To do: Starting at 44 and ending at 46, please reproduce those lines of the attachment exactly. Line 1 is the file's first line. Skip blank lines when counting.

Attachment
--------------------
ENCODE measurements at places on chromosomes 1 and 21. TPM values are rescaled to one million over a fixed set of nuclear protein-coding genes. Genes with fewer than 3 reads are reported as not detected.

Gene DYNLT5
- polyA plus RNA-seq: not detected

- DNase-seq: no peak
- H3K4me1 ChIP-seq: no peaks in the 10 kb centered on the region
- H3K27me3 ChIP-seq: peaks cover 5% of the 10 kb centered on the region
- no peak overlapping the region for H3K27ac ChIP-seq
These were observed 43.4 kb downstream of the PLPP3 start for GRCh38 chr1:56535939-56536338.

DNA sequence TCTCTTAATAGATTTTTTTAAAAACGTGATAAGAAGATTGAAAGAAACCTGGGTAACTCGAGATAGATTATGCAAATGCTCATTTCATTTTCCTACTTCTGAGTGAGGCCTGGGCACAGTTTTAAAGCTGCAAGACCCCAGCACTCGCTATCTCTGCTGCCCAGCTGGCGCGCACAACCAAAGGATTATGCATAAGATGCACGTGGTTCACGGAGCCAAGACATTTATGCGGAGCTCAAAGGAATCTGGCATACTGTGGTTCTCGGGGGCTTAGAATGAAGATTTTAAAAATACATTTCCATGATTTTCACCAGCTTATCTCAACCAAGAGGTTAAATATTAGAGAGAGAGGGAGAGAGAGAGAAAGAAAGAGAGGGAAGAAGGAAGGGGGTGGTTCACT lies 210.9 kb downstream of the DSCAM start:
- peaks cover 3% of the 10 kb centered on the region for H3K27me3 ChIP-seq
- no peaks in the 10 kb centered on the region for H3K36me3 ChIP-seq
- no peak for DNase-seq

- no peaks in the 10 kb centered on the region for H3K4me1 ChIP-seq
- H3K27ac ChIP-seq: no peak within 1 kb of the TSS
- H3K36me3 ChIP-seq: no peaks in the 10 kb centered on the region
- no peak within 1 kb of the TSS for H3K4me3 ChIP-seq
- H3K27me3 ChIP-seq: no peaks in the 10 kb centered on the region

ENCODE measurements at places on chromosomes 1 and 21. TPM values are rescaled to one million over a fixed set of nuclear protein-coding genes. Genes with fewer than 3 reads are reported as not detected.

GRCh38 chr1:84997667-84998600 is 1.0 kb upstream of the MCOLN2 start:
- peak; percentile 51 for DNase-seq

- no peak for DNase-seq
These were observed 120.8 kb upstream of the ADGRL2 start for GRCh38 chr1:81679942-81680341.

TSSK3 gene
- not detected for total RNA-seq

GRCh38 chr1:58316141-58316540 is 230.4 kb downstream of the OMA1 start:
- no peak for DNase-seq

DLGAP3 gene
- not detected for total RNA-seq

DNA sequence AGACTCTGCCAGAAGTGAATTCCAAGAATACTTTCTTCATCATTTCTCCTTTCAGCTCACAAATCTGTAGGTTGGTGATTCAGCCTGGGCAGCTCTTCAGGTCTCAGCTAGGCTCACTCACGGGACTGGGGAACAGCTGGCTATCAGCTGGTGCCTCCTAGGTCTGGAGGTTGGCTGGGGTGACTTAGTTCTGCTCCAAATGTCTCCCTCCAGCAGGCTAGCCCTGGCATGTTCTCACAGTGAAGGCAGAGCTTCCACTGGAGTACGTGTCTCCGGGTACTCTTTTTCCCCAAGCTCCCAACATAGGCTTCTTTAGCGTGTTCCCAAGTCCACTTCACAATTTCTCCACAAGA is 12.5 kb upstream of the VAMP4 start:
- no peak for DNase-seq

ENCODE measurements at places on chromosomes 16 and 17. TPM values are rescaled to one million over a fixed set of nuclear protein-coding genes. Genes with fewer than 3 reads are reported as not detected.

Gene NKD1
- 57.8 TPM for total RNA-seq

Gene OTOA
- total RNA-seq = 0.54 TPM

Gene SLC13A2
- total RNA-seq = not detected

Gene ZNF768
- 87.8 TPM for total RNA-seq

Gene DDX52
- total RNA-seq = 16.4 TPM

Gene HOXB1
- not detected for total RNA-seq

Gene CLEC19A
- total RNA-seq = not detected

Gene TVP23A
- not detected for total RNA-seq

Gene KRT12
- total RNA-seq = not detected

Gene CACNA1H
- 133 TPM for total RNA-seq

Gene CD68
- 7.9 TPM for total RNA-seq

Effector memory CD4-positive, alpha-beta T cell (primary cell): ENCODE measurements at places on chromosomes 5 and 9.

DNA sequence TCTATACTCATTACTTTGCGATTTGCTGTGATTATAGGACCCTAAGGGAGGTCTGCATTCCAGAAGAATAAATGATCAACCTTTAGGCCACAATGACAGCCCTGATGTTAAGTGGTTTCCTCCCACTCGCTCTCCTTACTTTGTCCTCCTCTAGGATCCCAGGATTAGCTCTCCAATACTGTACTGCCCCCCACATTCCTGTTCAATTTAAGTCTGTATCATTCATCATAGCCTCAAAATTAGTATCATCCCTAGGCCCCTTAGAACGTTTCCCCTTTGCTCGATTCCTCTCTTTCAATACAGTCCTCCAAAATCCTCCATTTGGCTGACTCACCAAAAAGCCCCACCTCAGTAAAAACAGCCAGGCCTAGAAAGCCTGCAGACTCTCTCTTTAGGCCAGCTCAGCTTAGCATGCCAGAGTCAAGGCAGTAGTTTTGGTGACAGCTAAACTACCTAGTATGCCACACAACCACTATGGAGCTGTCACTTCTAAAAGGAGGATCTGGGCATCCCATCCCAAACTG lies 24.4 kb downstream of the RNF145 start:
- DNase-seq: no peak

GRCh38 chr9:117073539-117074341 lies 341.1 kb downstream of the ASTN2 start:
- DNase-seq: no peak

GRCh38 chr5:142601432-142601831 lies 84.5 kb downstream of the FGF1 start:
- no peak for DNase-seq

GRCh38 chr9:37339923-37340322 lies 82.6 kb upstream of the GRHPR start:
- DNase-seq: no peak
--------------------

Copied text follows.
Gene CLEC19A
- total RNA-seq = not detected

Gene TVP23A